Cold-shooting Navy beaten, 73-54 Richmond survives second-half rally

December 08, 1992|By Jerry Bembry | Jerry Bembry,Staff Writer

When Navy coach Don DeVoe saw his team fall behind by 15 points last night against Richmond, he saw his team get back in the game with aggressive defense. But when it came down to finding a player to go to in the crunch, DeVoe last night had no one to turn to on offense.

Having a hard time getting off a shot, Navy could do nothing right, hitting four field goals in the last 13 minutes, as Richmond ran away with a 73-43 win before 1,038 at Alumni Hall.

Poor shooting plagued the team the entire game. Navy shot 29 percent from the field in a performance that left DeVoe trying to think of ways to get Navy (0-3) on track.

"I've got to do a better job with this basketball team," DeVoe said. "There's a way to get these guys better shots. We're a basketball team struggling right now."

Navy shot equally badly the entire game -- 28.1 percent in the first half and 30 percent in the second half. No Navy player shot better than 50 percent, with the five starters hitting nine of 34 shots against an aggressive Richmond defense.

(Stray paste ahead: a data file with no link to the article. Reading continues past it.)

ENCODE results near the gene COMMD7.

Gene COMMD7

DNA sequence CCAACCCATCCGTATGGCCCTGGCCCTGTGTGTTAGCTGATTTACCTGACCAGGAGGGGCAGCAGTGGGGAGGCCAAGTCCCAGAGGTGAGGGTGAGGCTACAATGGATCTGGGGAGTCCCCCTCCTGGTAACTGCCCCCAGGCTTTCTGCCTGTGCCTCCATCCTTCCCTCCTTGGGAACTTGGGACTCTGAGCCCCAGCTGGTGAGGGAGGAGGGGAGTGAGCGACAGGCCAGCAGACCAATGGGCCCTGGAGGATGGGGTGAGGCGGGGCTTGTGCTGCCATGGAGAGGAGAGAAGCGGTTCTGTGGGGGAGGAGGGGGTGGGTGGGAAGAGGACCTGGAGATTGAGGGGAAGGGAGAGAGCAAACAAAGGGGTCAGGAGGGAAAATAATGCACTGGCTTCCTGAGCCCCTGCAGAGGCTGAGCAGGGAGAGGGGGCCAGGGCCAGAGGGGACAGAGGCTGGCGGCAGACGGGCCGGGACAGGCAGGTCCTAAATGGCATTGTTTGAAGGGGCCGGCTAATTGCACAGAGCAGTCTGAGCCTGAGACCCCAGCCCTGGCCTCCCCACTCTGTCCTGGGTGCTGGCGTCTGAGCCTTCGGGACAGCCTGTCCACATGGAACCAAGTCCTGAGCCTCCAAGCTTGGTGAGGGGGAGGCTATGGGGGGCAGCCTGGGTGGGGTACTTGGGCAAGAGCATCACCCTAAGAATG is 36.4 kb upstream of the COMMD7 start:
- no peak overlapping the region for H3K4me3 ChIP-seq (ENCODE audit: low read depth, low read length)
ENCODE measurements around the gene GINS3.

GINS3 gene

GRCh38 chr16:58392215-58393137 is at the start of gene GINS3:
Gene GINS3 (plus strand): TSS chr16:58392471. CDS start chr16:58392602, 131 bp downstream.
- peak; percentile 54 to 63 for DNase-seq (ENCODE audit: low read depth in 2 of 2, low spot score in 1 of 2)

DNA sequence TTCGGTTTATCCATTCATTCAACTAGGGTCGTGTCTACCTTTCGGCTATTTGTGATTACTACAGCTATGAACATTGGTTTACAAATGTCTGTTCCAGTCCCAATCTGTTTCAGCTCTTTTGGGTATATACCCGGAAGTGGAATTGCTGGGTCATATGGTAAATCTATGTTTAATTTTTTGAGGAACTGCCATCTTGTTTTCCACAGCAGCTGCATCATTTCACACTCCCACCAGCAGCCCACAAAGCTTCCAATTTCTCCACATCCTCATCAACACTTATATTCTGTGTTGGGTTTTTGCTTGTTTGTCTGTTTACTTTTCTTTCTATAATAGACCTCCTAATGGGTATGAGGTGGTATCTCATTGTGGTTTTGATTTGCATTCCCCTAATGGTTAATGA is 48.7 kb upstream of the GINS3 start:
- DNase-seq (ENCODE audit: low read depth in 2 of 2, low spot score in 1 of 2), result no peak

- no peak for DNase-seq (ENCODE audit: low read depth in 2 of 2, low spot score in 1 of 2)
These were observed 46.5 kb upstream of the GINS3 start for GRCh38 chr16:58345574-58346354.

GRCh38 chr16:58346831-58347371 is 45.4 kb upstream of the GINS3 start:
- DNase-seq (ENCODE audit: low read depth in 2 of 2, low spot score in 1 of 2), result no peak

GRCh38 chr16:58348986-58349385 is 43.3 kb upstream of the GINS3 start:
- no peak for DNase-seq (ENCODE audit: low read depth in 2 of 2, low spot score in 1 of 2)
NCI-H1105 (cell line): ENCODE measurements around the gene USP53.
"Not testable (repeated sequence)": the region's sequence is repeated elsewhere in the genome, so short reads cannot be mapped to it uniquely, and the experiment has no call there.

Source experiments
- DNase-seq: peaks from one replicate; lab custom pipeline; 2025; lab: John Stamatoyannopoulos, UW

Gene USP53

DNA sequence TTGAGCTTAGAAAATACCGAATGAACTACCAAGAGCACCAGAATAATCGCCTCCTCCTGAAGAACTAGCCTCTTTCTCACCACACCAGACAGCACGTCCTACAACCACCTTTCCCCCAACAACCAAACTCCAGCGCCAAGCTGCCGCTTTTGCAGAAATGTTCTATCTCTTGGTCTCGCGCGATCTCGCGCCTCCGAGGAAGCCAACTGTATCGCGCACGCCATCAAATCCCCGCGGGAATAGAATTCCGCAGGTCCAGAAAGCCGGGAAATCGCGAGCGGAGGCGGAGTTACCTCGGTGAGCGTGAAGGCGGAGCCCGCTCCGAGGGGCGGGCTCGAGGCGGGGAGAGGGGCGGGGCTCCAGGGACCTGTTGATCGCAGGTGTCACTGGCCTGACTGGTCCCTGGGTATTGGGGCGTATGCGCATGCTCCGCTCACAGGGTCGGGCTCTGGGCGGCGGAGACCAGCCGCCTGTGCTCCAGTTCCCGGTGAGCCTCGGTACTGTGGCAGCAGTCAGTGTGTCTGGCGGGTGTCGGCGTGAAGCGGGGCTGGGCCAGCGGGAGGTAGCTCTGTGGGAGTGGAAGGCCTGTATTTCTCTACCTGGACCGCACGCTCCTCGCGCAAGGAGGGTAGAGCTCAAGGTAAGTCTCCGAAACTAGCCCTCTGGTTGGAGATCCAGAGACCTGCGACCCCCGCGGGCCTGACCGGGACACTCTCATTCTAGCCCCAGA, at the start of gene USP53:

"I need to do a better job with this basketball team to get them relaxed and confident in our shooting," DeVoe said.

Navy could barely get off a shot early, falling behind 8-0 before James Norris scored on a layup five minutes into the game. Richmond led by as many as 15 in the first half before a rally pulled the Midshipmen to within 32-23 at the half.

Richmond was up 41-29 when Navy rallied in the second half with an 11-2 run that pulled the Midshipmen to within 43-40 with 12:40 left.

But after Navy forward Chuck Robinson missed a layup that could have cut the lead to one, Richmond went on a 16-4 run that gave the Spiders a 59-44 lead.

"When the game got close, I saw them go to their go-to guys," said DeVoe of Richmond's Chris Fleming, Kenny Wood and Michael Hodges, who scored 25, 15 and 12 points, respectively.

Robinson led Navy with 14 points but shot 4-for-14 from the field. He was the only Navy player in double figures.

The game ended in an ugly fashion, with Navy fouling Richmond continuously. The Spiders shot 24 free throws in the last 5:34.

"The play was ragged, very ragged," said Richmond coach Dick Tarrant. "At the end, it was all karate chops."

DeVoe was left wondering why his aggressive man-to-man defense isn't paying dividends.

"We've played hard for 120 minutes [three games], and still we haven't gotten the ball for a breakaway layup," DeVoe said. "We're not getting any points at all from our defense."

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